I'm looking for software to create PNG8 format transparent images as per this article.
NOTE: I need a linux solution myself, but please submit answers for other OSes.
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Ah, if I remember correctly, when I have read this article some months ago, pngquant hadn't a Windows version. I see it has one now. So I tried it, and pngnq too.
The latter seems to do a slightly better job on the IceAlpha.png test image (from libpng.org), at the cost of a slightly bigger image (can be post-processed with pngcrush or pngout anyway). The dithering algorithms (the two of pngquant, the only one of pngnq) are different, it might be worth having both tools, converting images with all algorithms and see what looks the best.
For the record, on the Windows side, IrfanView (4.10) display very well these images (using the transparency level on each palette entry) while XnView (1.85.1) and Gimp (2.4) apply only a full transparency/opaque display, à la Gif: the light bulb given as example in the linked article has a transparent background around it, but the orange part is fully opaque.
And the excellent utility TweakPNG shows we have a PLTE (palette, 222 entries) chunk and a tRNS (alpha values for palette colors, 222 entries) chunk. Even more, it allows to edit each palette entry, color and alpha level. Might be an interesting complementary tool for this format.
Note on IrfanView support: if it handles correctly PNG8 for transparency, it doesn't handle gamma information in PNG files: on the toucan image or the ping-pong image, I had to apply a gamma of 2.4 to get similar (lighter) colors.
Note also that IrfanView does an awful job of converting 32bit PNG image to 256, allowing only one transparent color, which looks bad if full color was dithered!
I see that the GIMP manual states: "his “PNG8” format, like GIF, uses only one bit for transparency; only two transparency levels are possible, transparent or opaque. "
while the ISO/W3C standard states:
"The tRNS chunk specifies either alpha values that are associated with palette entries (for indexed-colour images) or a single transparent colour (for greyscale and truecolour images).". The PNG spec. 1.2 added: "Although simple transparency is not as elegant as the full alpha channel, it requires less storage space and is sufficient for many common cases."
It looks like the unique transparent color is more implemented than the full transparency palette, alas. At least browsers get it right.
It depends on what exactly your original images look like.
If your images already contain 256 or fewer colors (RGBA values), you need only look at pngout (Windows) (Linux/BSD/Mac OS X ports), which you should already be using to optimize your PNGs anyway. It can't quantize images, but can save them as 8-bit, including alpha transparency. Just pass in the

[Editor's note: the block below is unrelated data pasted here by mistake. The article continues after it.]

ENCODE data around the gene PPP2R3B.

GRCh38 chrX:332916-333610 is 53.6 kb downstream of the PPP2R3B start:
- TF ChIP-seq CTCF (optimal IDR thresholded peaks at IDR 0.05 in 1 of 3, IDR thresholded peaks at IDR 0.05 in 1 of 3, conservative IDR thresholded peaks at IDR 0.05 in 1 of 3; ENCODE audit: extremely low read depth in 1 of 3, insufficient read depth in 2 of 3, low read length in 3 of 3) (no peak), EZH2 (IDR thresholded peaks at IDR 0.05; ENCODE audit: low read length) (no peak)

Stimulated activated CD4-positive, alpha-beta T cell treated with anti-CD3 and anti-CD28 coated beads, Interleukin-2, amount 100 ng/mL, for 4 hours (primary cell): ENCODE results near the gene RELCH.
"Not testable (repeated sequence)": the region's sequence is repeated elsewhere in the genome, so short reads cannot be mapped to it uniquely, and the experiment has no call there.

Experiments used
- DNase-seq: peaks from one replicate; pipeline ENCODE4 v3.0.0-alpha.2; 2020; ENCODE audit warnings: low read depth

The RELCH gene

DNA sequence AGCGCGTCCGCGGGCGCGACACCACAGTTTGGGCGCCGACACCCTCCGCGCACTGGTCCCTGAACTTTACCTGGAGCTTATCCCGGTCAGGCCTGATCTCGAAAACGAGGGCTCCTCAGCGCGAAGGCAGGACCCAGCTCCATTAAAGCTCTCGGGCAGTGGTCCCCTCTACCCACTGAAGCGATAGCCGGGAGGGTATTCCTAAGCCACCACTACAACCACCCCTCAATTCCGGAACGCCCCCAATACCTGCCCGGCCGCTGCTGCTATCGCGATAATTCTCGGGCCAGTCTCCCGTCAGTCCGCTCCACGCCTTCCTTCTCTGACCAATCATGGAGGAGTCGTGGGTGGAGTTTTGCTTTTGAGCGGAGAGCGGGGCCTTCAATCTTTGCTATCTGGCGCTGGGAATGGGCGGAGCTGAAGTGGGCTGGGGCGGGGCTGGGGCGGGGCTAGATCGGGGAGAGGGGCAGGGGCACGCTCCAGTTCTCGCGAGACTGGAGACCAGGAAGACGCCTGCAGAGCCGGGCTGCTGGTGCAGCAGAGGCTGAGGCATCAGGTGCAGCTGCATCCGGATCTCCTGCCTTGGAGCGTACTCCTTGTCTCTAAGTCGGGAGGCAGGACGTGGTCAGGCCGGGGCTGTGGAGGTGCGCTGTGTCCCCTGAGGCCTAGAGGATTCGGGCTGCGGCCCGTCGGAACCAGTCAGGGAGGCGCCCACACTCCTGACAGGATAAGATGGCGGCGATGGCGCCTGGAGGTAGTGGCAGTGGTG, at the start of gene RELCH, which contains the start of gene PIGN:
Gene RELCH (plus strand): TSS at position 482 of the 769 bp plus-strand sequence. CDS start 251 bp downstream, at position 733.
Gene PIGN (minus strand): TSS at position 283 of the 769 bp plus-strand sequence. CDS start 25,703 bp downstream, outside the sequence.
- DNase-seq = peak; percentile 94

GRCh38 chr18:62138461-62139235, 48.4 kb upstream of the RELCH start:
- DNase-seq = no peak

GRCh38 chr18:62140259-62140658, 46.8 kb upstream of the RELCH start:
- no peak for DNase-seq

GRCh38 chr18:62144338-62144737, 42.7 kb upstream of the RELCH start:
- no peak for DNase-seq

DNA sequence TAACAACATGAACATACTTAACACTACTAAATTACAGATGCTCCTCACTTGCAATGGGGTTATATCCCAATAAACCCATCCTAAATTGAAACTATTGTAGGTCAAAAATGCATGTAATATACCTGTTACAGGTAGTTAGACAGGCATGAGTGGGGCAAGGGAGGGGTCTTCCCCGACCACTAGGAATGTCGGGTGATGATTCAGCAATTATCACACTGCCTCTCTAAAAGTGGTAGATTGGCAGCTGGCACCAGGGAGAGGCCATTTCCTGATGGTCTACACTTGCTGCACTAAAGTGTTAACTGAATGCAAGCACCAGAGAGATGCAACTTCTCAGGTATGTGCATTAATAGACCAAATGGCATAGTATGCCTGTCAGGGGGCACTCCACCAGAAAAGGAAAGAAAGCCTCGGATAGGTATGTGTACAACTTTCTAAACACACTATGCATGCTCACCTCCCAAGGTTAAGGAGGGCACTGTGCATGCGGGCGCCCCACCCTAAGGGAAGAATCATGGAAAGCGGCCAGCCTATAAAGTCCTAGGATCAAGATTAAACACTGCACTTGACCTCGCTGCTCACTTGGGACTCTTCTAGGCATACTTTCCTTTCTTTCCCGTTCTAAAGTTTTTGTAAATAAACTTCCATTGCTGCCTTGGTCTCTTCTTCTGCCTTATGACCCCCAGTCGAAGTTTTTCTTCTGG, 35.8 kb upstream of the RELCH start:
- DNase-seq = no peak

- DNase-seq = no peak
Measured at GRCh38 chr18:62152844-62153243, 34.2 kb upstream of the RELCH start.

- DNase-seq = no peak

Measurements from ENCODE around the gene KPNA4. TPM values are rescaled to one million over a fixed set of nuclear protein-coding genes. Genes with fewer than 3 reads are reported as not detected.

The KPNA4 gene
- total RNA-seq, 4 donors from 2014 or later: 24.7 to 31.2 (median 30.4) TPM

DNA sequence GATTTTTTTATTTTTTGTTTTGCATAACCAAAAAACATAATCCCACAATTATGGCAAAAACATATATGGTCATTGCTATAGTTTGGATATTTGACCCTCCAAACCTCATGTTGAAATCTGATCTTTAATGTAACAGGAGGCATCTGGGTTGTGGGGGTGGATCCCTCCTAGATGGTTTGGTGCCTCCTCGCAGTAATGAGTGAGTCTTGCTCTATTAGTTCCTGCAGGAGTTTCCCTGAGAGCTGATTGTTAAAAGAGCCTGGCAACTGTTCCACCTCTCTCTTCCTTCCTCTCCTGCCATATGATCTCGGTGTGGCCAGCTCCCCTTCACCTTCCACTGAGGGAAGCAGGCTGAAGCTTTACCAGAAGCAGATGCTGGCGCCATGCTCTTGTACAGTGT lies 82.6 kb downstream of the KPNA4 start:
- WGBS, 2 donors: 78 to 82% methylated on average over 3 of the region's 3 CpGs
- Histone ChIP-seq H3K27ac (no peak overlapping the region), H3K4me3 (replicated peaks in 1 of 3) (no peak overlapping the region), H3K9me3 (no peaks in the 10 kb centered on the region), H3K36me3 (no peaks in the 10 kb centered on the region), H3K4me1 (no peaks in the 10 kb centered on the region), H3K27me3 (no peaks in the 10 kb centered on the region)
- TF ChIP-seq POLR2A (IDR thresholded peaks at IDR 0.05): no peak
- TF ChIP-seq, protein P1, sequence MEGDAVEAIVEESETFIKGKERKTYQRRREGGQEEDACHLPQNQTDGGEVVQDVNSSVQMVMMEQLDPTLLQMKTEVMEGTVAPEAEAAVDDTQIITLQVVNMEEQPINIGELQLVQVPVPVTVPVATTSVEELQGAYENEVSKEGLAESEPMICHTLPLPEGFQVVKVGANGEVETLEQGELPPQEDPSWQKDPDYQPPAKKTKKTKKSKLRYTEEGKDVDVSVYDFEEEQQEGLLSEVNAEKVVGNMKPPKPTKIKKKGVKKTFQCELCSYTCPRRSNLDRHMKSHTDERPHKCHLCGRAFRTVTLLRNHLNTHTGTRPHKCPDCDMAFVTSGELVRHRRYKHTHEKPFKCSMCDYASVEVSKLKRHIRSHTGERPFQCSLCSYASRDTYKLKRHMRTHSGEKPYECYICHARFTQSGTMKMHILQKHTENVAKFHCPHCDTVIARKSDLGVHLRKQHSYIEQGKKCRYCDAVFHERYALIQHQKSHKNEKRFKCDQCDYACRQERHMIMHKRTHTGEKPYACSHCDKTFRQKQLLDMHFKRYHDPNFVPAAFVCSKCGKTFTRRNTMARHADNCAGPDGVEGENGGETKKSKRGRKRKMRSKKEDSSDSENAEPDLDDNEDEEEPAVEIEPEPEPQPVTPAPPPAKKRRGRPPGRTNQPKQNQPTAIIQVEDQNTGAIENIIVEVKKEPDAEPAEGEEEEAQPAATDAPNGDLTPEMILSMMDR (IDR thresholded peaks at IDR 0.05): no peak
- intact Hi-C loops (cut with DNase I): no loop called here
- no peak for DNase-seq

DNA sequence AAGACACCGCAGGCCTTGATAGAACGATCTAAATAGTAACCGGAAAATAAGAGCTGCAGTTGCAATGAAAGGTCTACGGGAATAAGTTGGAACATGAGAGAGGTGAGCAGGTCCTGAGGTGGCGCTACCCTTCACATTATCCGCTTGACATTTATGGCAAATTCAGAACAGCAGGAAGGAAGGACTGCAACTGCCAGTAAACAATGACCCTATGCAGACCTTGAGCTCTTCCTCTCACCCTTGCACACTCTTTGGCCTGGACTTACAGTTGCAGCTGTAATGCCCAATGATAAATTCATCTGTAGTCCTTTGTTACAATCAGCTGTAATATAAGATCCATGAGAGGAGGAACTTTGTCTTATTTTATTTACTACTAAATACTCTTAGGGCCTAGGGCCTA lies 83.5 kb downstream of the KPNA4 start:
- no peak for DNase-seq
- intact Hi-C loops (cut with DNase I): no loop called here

-c3 on Linux et al.) color option to force it to save the image as PNG8.
If your images do contain more than 256 colors, you have a few more, but all less than perfect options:
Adobe Fireworks is probably the best option in terms of resulting image quality. It will do the job if you only need to convert a few images, or if you don't mind relying on Fireworks to do the batch processing. I did find that it sometimes somehow limits the number of colors in the palette, creating a worse quality image than necessary. I don't know if that's perhaps a bug in CS3 that's been fixed in CS4.
If you're not on Windows or OS X this obviously isn't an option, and buying Fireworks just for this probably isn't worth it either.
The only alternatives I know of are the already mentioned pngquant and pngnq. I've had better luck with pngnq, but that's probably just going to depend on which quantization strategy works best on the files you're working with.
Unfortunately, I've noticed that neither of them work very well with small amounts of transparency (say, an opaque image with transparent, rounded corners).
Microsoft Windows: Ultimate Paint (freeware and shareware versions are available).
Both versions can save as an 8 bit transparent PNG image.
It can also save as a 4 bit PNG (16 colours). This cuts the file size in half compared to 8 bit.
Input formats include BMP, GIF, ICO, JPG/JPEG and PNG.
The freeware edition of Ultimate Paint Standard 2.88 LE can be downloaded directly from http://www.ultimatepaint.com/up.zip (1.7 MB).